2012 Coupons Not The Same As 2011 Coupons

According to NCH (Marketing Services,) 305 billion coupons were distributed by CPG marketers in 2012, exactly the same number as 2011. On the surface, that might appear as if there was no change at all. But the 305 billion coupons distributed in 2012 were not the same 305 billion coupons of 2011. Who was promoting, what was being promoted, where it was promoted, and how those coupons were used by marketers in 2012 all differed substantially from the recent past. The redemption results were therefore very different as well.

Consumers’ expectations for value in their purchasing decisions remained strong throughout 2012. NCH’s August 2012 Consumer Survey found that 79.8% of consumers regularly shop using CPG coupons, similar to the 80.6% prior year result, and well above the 63.6% in the pre-recession 2007 study.

According to the BIGinsight Monthly Consumer Survey in December 2012, 53.7% of consumers continued to focus more on needs than wants while shopping, similar to the 52.1% in December 2011 and 52.7% in December 2010. These surveys confirm that a strong value-oriented mindset has persisted for a large segment of the population despite some improvements in overall consumer confidence measures and unemployment rates in 2012.

Of the 305 billion coupons issued by CPG marketers in 2012, non-food categories comprised 4.4% more of the available coupons than the prior year, with items such as medications, personal care and other household products all distributing a greater quantity. CPG marketers increased the coupons available in non-food categories where consumers tend to delay purchases or have a multitude of national brand and retailer private label choices. Conversely, there were 6.5% fewer food coupons, including products that are purchased frequently.

Among those in the survey who said they were using fewer coupons than the year before, 46% of the consumers cited the number one reason was: “I can’t find coupons for the products I want to buy.”

The consumer experience was primarily the result of CPG marketers shifting more of their coupons in 2012 to products that were new to the market. Kantar Media measured a 23.2% increase in new product introduction events with Free Standing Insert (FSI) coupons in 2012. Coupons have been effectively used to generate trial of new products for 125 years, notes the report.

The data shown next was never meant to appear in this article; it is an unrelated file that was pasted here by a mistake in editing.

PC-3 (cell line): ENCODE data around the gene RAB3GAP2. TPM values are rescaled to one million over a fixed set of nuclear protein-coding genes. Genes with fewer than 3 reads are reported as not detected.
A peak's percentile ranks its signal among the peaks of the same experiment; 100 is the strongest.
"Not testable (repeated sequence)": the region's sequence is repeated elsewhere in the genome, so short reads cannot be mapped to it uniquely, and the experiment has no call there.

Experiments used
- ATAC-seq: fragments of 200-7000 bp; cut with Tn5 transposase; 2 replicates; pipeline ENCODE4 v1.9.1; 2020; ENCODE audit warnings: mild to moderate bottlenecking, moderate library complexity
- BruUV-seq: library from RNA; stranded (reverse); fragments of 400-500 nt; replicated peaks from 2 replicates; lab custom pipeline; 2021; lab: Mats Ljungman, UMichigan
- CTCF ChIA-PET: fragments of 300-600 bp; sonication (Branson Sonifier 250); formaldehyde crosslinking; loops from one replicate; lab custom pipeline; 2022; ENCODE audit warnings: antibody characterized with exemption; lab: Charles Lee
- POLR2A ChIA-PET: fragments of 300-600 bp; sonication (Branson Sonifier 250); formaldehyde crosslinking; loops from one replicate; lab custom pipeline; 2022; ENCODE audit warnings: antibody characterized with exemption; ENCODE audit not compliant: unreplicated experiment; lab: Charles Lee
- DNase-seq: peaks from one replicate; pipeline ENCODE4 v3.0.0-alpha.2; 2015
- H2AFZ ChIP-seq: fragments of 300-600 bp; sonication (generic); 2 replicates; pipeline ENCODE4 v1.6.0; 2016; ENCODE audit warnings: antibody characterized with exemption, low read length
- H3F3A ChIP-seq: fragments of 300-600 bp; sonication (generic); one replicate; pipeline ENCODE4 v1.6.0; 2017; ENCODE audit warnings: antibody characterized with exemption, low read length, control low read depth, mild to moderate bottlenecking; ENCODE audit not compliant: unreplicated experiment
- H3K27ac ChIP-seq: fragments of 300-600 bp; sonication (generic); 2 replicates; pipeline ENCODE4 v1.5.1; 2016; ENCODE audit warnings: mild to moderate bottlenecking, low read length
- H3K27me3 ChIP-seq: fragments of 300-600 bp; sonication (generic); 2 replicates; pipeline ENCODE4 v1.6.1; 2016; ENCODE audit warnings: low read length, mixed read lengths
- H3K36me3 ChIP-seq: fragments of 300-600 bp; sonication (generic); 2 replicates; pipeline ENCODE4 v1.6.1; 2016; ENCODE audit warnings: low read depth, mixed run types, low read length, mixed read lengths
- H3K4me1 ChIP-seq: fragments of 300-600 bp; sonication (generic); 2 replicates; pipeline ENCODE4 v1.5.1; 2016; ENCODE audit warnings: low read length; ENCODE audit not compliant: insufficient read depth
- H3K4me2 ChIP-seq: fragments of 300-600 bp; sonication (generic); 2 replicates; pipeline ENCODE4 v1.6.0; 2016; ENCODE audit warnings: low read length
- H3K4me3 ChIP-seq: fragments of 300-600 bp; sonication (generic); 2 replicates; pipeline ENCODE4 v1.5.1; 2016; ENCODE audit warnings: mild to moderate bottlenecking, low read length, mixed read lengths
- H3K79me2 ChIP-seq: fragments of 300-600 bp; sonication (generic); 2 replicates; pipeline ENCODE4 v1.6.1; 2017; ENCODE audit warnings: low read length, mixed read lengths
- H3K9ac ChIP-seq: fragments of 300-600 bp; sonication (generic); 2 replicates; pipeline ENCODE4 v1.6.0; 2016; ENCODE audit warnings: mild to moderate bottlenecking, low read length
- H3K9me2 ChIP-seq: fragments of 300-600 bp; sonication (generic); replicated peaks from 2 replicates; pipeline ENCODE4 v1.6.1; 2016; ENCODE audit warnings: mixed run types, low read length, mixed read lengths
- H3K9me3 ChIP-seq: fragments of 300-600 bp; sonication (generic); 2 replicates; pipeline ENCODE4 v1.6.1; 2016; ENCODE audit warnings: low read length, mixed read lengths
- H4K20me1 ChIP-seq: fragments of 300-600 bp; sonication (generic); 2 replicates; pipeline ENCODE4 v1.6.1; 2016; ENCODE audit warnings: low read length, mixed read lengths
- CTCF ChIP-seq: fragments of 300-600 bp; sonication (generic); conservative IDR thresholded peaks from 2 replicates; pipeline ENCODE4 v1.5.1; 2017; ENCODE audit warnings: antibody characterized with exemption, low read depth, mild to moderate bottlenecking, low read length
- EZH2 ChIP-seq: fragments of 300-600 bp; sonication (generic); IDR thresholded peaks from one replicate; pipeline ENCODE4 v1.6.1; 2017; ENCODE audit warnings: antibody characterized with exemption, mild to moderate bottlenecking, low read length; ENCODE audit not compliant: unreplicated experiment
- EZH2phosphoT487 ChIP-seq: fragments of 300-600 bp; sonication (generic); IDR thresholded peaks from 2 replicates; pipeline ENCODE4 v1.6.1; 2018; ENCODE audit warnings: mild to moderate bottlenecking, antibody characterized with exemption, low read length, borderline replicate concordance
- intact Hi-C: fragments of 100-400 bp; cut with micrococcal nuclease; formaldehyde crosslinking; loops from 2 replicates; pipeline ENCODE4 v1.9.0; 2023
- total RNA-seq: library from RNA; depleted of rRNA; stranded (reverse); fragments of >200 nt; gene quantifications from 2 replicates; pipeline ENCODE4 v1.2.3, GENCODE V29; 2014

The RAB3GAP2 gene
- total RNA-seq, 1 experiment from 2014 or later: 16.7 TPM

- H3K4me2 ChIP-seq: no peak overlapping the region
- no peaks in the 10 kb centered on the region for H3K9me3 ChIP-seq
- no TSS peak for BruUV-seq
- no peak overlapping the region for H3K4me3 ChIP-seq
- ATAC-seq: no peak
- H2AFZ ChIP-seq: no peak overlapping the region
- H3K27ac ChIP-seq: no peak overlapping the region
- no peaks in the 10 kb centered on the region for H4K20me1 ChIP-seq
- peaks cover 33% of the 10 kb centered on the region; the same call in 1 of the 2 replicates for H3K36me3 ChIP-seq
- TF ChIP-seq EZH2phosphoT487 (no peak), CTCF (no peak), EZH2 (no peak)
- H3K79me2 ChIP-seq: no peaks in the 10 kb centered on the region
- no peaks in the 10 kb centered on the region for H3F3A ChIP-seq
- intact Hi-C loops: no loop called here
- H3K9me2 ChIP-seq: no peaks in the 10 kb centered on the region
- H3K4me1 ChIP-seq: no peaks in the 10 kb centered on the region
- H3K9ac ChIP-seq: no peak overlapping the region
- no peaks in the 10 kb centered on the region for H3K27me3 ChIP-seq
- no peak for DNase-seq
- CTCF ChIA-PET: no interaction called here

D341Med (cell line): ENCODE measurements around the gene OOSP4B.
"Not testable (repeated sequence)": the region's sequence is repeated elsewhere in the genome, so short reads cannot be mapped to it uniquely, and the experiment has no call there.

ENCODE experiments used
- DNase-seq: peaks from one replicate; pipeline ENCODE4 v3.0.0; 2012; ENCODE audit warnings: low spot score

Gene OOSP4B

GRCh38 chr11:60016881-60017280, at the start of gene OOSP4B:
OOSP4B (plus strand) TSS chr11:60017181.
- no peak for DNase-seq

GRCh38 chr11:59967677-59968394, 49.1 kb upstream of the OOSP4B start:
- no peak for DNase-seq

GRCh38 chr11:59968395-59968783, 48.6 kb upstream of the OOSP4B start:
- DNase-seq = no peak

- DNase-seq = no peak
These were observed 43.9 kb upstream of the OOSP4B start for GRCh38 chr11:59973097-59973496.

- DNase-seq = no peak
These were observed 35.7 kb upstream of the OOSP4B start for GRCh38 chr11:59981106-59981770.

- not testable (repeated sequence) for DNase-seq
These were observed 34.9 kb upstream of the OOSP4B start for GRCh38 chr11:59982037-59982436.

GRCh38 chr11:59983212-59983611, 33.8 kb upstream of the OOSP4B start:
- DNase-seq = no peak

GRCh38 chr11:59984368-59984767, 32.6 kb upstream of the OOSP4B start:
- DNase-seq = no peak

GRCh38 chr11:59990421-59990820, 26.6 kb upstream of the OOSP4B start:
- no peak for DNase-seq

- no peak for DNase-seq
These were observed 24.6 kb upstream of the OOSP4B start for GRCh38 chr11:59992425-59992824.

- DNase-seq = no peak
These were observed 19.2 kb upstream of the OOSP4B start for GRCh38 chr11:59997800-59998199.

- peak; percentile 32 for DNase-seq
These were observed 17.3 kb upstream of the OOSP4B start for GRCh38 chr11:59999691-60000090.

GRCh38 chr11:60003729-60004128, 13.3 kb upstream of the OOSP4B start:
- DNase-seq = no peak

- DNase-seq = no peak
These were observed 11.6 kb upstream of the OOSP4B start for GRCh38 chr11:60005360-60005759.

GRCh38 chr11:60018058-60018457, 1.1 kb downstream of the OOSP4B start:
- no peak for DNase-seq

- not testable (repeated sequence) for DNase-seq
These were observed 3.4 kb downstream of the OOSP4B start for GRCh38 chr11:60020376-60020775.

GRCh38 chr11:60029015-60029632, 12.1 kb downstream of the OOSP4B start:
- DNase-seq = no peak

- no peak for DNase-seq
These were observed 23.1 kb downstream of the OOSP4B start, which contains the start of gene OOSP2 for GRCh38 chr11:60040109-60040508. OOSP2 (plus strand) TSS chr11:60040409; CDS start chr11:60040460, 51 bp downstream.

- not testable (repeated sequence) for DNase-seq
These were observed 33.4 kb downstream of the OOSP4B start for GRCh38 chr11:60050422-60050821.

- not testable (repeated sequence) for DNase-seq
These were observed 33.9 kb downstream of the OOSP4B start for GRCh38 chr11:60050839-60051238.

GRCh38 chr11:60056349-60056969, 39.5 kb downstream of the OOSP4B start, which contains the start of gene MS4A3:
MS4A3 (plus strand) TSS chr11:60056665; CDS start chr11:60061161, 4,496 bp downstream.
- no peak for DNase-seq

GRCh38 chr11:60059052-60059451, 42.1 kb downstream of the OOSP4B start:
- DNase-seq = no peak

CPG marketers used free standing inserts to distribute the largest volume of all their coupons in 2012, increasing the media’s share to 90.1% of the 305 billion coupons issued. The 0.7 FSI share point increase came from In-Store, Direct Mail and Magazine as CPG marketers reduced their use of those higher-redeeming media while continuing to experiment with the audience reach and scale potential of various digital media. In total, digital remains less than 1% of all coupons distributed, including those printed at home and paperless offers downloaded to loyalty cards or mobile devices.

Print-at-home coupons are now nearly 6% of all coupons redeemed in the U.S., says the report. Beyond print-at-home, paperless coupons are being made available via retailer websites to download offers primarily as a feature of a retailer’s loyalty card program. All paperless vehicles combined, including mobile, have grown to represent a little more than 1% of all coupons redeemed.

2.9 billion coupons were redeemed in 2012 for CPG products in the U.S., down 17%, an inconsistent year-over-year result that was created by marketers’ strategy-shifts. While this reduced volume saved marketers a substantial $800 million in face value discounts, it also raised the cost of per unit items that benefit from higher volume efficiencies, such as retailer redemption handling, auditing and settlement services.

For additional information from NCH, please visit here.

 

 

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1 comment about "2012 Coupons Not The Same As 2011 Coupons".
  1. Paula Lynn from Who Else Unlimited , February 8, 2013 at 10:53 a.m.
    The value of coupons are decreasing, too, that make it more economical to buy another brand than trying something new or switch. Destinations that provide coupons through companies are decreasing value to the point that transportation and parking costs make it more expensive than non coupon places that are more convenient. It's like putting 3 quarters into a slot machine, you win and get 2 back.